This store requires javascript to be enabled for some features to work correctly.



Texas Wild Cherry

  • TM012
  • Solanum lycopersicum.  All we really know is that seed of this tomato was collected from a patch of apparently "wild" tomatoes in southern Texas. Sprawling plants produce tons of small, tasty, cherry-type tomatoes. Early-maturing and very productive! One of the stars of our 2012 tomato trials in Patagonia, Arizona (4000'), they've also been super productive in our 2021 Tucson grow-out.  From our Seed Bank Collection.

    • Approx. 0.1g/40 seeds per packet.
    • Indeterminate.
    • Limit 3 packets.
  • $3.95

Customer Reviews

Based on 17 reviews
Mary Ryan
Seeds were OK, but…

I grew these tomatoes very successfully in 2022, but since then I have had problems getting them to grow. This is not the seeds fault by any stretch of the imagination, but rather my inability to find a proper medium. I stll have some of my 2022 crop in the freezer. I passed some seeds along to my sister, who is a Master Gardener. I’m sure she will have better results! I will definitely order again next year .

Rebecca Miller
If you wanna grow tomatoes without a struggle

I was burned out fighting weather, birds, pests in Phoenix. Decided to give these a shot, since they were supposedly found growing in the wild. Easy sprouting, delicious tomatoes, low bird problem (the sprawling helps hide the fruit from the birds), low pest problem. They lasted better into the Phoenix summer than any tomatoes I've grown before, although they did give up the ghost finally when temps last summer went over 115 . . . and just STAYED there (stewed tomatoes, anyone?). But they reseeded, I've got lots more plants, TONS of fruit, and just hoping they beat the heat for ripening. I've already harvested a handful, crossing fingers for rest of fruit.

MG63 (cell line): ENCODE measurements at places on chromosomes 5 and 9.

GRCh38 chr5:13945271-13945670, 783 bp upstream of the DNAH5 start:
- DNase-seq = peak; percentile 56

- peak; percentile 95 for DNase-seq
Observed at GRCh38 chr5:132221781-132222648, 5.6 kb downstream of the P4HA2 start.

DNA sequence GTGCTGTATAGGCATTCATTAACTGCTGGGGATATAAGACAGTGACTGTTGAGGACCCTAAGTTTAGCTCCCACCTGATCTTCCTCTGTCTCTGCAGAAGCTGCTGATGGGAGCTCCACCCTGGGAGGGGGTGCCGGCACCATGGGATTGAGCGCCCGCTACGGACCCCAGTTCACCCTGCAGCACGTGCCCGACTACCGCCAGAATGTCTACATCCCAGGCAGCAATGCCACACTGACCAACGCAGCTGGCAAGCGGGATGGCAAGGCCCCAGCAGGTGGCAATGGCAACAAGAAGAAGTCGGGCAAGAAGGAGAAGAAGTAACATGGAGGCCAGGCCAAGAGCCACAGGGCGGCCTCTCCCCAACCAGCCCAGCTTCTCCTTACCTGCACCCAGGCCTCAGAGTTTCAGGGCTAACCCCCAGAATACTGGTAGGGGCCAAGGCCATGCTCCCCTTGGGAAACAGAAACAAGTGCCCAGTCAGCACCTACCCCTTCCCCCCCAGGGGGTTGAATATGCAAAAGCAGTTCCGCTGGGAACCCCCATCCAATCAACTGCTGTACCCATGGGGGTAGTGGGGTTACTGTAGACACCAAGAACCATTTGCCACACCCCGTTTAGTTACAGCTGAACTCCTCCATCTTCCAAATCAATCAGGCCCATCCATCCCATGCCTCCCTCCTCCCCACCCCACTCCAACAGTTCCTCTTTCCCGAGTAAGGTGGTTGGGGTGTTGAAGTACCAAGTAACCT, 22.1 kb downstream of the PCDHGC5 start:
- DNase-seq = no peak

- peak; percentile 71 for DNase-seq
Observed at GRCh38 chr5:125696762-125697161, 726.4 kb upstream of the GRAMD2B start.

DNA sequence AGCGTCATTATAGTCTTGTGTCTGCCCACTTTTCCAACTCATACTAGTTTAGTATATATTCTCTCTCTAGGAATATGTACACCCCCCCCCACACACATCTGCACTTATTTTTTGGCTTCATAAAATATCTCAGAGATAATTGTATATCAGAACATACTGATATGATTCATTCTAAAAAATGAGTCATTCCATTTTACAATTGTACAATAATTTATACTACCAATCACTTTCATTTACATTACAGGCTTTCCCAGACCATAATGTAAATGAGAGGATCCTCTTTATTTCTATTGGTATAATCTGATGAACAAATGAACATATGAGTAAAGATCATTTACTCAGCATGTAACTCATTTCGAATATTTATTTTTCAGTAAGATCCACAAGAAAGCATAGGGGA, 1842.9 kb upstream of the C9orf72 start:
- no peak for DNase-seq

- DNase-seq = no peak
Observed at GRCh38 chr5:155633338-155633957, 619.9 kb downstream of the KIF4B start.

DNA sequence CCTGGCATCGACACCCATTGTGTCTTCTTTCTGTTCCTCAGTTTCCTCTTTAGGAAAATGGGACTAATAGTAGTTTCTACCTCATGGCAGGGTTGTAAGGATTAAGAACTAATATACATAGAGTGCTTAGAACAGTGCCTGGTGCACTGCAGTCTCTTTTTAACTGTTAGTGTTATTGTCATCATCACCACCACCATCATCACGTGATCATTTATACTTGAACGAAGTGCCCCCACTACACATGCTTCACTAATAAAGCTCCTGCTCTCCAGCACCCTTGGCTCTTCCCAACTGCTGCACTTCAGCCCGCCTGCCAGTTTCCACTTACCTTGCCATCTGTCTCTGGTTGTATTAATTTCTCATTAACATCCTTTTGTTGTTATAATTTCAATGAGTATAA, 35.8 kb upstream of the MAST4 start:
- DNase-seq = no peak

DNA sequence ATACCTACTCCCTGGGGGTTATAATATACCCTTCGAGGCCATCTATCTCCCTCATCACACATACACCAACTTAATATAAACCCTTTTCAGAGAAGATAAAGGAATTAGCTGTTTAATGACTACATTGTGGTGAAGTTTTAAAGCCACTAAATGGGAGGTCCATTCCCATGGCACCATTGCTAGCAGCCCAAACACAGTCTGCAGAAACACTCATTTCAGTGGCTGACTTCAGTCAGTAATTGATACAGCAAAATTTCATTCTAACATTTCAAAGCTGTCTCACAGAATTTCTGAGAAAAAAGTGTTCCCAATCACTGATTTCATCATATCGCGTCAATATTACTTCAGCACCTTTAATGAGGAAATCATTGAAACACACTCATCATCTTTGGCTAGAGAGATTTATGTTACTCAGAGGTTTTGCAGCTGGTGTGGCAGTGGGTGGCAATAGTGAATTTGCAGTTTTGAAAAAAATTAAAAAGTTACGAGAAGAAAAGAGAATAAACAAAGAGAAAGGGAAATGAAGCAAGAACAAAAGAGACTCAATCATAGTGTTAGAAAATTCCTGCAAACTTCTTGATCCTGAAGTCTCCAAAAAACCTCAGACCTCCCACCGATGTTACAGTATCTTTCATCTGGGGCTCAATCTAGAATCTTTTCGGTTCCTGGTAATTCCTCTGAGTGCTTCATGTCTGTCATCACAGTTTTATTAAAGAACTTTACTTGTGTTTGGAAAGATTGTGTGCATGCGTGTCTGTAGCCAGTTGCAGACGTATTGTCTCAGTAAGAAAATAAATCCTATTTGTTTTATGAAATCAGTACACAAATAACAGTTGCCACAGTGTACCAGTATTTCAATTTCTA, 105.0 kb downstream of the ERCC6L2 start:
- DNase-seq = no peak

I've learned from Native Seed/SEARCH how to grow veggies (okay, fruit in this case) WITH our climate, instead of fighting it and am finding it much less frustrating.

Really enjoys the heat

I purchased this cultivar a few years ago. I've been planting them in raised beds for three seasons.
The first year I planted, I put them in a little late. I didn't expect much but it was only a few seeds wasted. However, in the most intense part of Central Texas summer, it's sprouted and continued growing and proliferating until the first hard frost.
If direct seating, and enjoys a slow growth cycle until it really begins to heat up. I've even experimented with transplanting the seedlings at depth while they mature. That seemed to work well. Tasty, prolific and extremely easy to grow. If a fruit drops you will get multiple seedlings in that spot every time. Really enjoy this cultivar.

Gerald Dyson
So far so good

All seeds planted germinated and have grown well. Blossoms have set and small bunches are starting to form. Looking forward to harvest.

Brian Rainosek
Easy to start

Very easy to grow, my grandpa had them in south tx, I ordered seeds from here and they are the same.